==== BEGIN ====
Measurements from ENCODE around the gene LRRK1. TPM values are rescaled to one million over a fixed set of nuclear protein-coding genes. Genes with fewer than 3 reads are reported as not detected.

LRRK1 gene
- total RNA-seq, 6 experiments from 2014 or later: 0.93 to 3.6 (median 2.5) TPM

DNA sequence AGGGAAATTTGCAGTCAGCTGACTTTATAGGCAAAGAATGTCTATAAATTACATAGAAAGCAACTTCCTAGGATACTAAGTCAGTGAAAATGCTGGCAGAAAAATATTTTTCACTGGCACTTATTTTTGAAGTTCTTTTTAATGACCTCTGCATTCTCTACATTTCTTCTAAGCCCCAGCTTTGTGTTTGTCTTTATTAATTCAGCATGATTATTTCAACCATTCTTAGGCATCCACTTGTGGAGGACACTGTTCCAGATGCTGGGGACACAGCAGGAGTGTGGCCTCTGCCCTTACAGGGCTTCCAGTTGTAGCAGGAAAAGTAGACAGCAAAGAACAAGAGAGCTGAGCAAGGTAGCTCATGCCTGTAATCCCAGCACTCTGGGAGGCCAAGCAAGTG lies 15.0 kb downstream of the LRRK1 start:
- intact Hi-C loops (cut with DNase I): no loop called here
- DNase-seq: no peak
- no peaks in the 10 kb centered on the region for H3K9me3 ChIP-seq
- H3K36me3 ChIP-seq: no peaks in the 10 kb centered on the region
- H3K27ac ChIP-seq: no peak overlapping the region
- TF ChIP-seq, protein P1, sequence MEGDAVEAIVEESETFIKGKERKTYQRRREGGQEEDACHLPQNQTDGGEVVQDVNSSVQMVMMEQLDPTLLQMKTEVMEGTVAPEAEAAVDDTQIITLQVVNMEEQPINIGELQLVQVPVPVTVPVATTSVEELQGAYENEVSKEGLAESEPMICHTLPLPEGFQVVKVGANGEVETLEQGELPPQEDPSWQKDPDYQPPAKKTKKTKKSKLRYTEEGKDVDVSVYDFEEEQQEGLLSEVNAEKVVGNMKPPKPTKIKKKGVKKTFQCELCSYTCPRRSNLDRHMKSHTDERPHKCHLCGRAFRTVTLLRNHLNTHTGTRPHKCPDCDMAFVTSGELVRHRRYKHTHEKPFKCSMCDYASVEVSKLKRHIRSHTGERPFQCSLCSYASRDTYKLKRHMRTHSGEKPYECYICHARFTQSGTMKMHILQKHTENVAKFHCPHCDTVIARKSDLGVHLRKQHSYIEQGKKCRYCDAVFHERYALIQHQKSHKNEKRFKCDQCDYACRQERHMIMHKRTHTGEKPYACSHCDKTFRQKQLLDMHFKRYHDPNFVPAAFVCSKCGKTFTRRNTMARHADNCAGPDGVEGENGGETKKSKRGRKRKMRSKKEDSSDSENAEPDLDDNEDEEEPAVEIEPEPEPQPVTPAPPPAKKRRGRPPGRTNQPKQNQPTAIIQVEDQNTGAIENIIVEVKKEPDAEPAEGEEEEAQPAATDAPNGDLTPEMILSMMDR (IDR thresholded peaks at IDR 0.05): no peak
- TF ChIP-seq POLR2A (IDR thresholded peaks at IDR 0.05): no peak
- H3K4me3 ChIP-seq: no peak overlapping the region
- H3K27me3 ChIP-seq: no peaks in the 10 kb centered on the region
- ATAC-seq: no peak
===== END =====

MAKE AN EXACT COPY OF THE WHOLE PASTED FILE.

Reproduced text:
Measurements from ENCODE around the gene LRRK1. TPM values are rescaled to one million over a fixed set of nuclear protein-coding genes. Genes with fewer than 3 reads are reported as not detected.

LRRK1 gene
- total RNA-seq, 6 experiments from 2014 or later: 0.93 to 3.6 (median 2.5) TPM

DNA sequence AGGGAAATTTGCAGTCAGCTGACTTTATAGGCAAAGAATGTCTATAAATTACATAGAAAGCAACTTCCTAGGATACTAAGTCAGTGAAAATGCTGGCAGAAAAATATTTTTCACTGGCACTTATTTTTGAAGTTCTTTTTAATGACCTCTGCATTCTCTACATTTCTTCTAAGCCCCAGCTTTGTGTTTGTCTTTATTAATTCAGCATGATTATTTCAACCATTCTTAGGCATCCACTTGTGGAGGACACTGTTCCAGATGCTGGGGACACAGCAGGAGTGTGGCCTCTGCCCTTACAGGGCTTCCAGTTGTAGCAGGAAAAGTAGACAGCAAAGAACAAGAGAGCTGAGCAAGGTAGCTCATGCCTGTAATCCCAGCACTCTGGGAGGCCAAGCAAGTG lies 15.0 kb downstream of the LRRK1 start:
- intact Hi-C loops (cut with DNase I): no loop called here
- DNase-seq: no peak
- no peaks in the 10 kb centered on the region for H3K9me3 ChIP-seq
- H3K36me3 ChIP-seq: no peaks in the 10 kb centered on the region
- H3K27ac ChIP-seq: no peak overlapping the region
- TF ChIP-seq, protein P1, sequence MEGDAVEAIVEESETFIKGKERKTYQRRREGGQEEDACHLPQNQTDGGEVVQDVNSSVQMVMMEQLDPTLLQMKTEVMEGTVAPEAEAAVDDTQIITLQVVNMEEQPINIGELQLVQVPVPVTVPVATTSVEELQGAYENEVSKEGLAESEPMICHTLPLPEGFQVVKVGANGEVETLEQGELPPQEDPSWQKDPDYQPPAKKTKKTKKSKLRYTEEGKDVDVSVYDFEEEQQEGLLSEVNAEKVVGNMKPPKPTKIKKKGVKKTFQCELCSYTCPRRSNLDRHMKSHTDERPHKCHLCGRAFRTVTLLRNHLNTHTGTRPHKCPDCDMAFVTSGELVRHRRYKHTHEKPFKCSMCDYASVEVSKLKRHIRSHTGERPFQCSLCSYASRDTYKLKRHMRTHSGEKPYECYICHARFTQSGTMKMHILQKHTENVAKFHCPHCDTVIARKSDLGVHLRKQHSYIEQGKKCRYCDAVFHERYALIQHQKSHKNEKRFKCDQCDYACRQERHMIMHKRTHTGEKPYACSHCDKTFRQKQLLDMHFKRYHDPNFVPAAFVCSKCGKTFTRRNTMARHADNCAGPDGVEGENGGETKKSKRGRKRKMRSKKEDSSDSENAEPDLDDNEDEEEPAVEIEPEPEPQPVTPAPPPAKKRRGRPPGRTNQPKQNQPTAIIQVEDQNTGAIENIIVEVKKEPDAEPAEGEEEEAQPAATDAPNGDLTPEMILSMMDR (IDR thresholded peaks at IDR 0.05): no peak
- TF ChIP-seq POLR2A (IDR thresholded peaks at IDR 0.05): no peak
- H3K4me3 ChIP-seq: no peak overlapping the region
- H3K27me3 ChIP-seq: no peaks in the 10 kb centered on the region
- ATAC-seq: no peak